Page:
C
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Old December 22nd, 2011, 02:45 PM   #8
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Hi folks

Reading this thread with interest as an Irish journalist recently starting to write about oil and gas news. Here's a piece I just wrote about Irish offshore.

---

'Time for industry rethink' on Ireland

Providence chief executive Tony O’Reilly has said he believes the Barryroe oil discovery currently being appraised could trigger a “complete industry re-appraisal of the Irish offshore”.

Upstream staff 22 December 2011 12:09 GMT

The Irish explorer said November’s spudding of the 48/24-J appraisal well at the prospect off southern Ireland was a “momentous occasion...that should not be underestimated”.

"Whilst the drilling operations are still ongoing...we are geologically on prognosis, with the main oil bearing reservoir objectives lying ahead of the drill bit”, O’Reilly said in the company’s end of year trading statement released on Thursday.

He added that fresh 3D seismic data made the player confident of the delineation of its oil targets at Barryroe.

The well aims to appraise the previous discovery well operated by Marathon Oil in 1990 which tested at around 1600 barrels of oil from Base Cretaceous sands.

Drilling got underway on 20 November using the GSF Artic III semi-submersible rig, and was expected to take 60 days.

Historically, Ireland’s oil and gas resources have been considered too difficult to extract, and long-running protests over Shell’s Corrib gas field may have put explorers off investing in the country.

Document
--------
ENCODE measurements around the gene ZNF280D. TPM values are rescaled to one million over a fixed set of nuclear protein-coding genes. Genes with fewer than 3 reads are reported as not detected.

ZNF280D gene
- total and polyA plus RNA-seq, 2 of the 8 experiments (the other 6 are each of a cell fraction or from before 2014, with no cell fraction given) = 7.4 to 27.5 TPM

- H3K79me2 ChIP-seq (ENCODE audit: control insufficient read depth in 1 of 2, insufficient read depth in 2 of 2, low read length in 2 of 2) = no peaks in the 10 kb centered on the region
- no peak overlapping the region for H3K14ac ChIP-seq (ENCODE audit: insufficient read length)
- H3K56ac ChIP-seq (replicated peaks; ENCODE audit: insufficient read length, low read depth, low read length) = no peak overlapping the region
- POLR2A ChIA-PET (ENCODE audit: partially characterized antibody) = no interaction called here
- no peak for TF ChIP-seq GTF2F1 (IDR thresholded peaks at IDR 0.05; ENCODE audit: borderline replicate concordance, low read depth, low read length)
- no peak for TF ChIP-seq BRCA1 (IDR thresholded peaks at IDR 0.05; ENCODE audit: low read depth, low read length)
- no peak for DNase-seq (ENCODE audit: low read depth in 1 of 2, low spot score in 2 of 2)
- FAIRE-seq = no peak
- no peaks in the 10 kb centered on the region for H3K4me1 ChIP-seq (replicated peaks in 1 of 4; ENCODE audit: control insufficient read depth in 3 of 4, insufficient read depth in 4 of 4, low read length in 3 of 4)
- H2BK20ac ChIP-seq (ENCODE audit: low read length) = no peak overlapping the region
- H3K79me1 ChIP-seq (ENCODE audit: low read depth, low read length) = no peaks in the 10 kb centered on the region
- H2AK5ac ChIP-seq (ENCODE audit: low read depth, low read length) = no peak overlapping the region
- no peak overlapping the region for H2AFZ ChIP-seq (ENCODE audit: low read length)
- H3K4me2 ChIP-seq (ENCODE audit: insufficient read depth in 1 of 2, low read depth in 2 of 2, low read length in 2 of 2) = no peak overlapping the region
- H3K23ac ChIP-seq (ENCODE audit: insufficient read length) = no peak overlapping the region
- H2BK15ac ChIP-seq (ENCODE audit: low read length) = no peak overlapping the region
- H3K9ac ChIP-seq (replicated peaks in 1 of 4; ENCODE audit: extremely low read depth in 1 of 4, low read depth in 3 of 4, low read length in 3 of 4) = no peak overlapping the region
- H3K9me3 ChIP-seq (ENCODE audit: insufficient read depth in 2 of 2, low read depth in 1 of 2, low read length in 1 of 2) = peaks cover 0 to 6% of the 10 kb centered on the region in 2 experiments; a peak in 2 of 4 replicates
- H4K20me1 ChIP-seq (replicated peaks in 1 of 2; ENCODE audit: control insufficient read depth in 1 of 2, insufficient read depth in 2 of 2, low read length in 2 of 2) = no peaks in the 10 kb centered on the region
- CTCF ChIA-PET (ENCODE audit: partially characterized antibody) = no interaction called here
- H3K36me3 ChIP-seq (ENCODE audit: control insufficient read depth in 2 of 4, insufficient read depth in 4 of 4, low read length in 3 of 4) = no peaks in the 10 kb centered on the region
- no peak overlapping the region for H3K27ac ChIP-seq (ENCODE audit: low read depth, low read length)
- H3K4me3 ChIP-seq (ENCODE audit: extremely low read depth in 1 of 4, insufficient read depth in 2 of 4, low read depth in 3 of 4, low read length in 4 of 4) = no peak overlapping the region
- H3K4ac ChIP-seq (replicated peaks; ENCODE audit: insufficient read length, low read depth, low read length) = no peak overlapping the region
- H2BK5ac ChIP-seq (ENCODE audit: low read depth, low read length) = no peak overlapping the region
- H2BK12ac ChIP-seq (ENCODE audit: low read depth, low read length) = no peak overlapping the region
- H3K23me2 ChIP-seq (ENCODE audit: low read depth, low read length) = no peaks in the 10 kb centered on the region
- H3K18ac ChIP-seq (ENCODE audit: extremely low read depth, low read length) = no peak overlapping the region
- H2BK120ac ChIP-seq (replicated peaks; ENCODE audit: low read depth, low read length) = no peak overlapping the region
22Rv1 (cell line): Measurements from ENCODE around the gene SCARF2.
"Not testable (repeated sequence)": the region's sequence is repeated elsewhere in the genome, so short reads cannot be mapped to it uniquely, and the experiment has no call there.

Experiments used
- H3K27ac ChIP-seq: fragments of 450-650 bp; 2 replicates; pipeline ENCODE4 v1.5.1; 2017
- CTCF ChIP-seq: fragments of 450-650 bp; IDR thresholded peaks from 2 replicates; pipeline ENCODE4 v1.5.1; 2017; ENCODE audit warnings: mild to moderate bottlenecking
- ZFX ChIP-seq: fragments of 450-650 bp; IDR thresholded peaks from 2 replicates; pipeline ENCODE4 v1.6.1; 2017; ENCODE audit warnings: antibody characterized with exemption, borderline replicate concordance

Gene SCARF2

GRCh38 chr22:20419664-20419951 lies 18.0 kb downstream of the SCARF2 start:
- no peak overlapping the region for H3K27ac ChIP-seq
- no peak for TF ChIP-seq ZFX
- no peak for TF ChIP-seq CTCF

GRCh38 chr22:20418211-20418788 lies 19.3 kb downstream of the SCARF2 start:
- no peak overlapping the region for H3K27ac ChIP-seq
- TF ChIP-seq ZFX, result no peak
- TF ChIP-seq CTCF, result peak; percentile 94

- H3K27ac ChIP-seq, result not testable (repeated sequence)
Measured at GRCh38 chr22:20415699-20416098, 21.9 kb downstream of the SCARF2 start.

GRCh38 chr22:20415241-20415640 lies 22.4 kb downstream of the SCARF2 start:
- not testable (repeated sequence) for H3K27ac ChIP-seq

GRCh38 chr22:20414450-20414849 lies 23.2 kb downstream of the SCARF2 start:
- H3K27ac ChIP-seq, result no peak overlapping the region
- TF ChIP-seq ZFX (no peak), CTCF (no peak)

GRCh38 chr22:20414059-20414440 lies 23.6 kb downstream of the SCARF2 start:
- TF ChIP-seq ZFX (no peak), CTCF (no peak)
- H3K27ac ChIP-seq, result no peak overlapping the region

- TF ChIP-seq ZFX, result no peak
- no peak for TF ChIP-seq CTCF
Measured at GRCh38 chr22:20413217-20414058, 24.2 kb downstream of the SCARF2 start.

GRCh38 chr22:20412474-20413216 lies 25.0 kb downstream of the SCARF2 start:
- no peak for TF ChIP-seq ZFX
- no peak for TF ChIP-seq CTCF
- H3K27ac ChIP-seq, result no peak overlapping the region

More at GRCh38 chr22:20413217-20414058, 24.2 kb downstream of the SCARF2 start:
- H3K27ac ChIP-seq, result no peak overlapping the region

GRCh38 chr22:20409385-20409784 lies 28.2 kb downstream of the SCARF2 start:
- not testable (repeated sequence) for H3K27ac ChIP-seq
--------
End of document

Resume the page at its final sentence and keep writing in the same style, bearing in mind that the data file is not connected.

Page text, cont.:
However, O’Reilly says he believes this has now changed thanks to better technology, higher oil prices and lower taxes.

"Given recent industry advances in technology and pricing, as well as Ireland's now established infrastructure and fiscal regime, it is our firm view that the time has now come for Ireland's hydrocarbon potential to be realised”, O’Reilly said.

Providence holds a 50% interest in the Standard Exploration Licence 1/11 area that contains Barryroe, with compatriot partners San Leon Energy on 30% and Lansdowne Oil & Gas on 20%.

O’Reilly’s comments echo that of Lansdowne chief executive Steve Boldy, who told Upstream last month he was confident that Barryroe was would be “the ‘game changer’ needed to attract additional international oil companies back”.

For Providence, the drilling marks the start of a multi-well, multi-year drilling programme at six basins that is the largest of its kind ever undertaken offshore Ireland.

During 2011, the company sold off its interests in the Gulf of Mexico and Nigeria, and picked up licences for 22 blocks offshore Ireland.

Providence is also continuing a drilling programme at its producing onshore UK asset, Singleton, where it hopes to ramp up production to 1500 barrels of oil equivalent next year from the current 900.

Published: 22 December 2011 12:09 GMT | Last updated: 0 minute ago

-----------
Bill Lehane - Irish journalist and writer in London
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Old December 22nd, 2011, 05:15 PM   #9
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Thanks for that LehaneB: Welcome to Skyscrapercity:P

Interesting article. However, we shouldn't count our chickens just yet.....there have been alot of false dawns regarding Irish exploration in the past!

C
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Old December 29th, 2011, 06:28 PM   #10
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10 billion barrels?

It can't be that hard to find?
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Old January 2nd, 2012, 06:21 PM   #11
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Quote:
Originally Posted by RM6721 View Post
10 billion barrels?

It can't be that hard to find?
It'd be very hard to find if it doesn't exist.